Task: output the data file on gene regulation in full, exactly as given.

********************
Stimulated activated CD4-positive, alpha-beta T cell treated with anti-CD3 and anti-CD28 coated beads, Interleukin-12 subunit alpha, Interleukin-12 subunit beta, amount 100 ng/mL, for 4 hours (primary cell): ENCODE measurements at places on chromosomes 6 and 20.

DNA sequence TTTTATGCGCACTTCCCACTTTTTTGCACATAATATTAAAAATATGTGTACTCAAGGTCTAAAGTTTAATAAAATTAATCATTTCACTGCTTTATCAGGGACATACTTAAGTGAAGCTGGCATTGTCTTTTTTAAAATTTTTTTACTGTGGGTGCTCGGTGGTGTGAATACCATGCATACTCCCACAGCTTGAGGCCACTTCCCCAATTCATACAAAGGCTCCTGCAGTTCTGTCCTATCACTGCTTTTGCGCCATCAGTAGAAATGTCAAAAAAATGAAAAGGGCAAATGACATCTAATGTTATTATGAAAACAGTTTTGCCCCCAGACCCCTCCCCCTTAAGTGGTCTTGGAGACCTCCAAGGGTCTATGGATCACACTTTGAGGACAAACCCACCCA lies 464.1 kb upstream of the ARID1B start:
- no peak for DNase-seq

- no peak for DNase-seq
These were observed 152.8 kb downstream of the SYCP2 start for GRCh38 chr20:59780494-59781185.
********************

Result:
Stimulated activated CD4-positive, alpha-beta T cell treated with anti-CD3 and anti-CD28 coated beads, Interleukin-12 subunit alpha, Interleukin-12 subunit beta, amount 100 ng/mL, for 4 hours (primary cell): ENCODE measurements at places on chromosomes 6 and 20.

DNA sequence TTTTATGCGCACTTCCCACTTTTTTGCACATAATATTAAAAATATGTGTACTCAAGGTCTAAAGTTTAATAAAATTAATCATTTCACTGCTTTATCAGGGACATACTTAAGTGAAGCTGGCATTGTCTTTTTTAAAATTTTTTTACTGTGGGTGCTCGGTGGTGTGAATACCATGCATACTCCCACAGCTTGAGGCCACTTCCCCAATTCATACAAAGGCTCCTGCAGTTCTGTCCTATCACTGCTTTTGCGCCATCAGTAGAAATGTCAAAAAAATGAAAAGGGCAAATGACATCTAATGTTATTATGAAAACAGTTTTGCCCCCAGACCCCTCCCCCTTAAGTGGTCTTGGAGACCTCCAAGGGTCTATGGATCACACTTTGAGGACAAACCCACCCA lies 464.1 kb upstream of the ARID1B start:
- no peak for DNase-seq

- no peak for DNase-seq
These were observed 152.8 kb downstream of the SYCP2 start for GRCh38 chr20:59780494-59781185.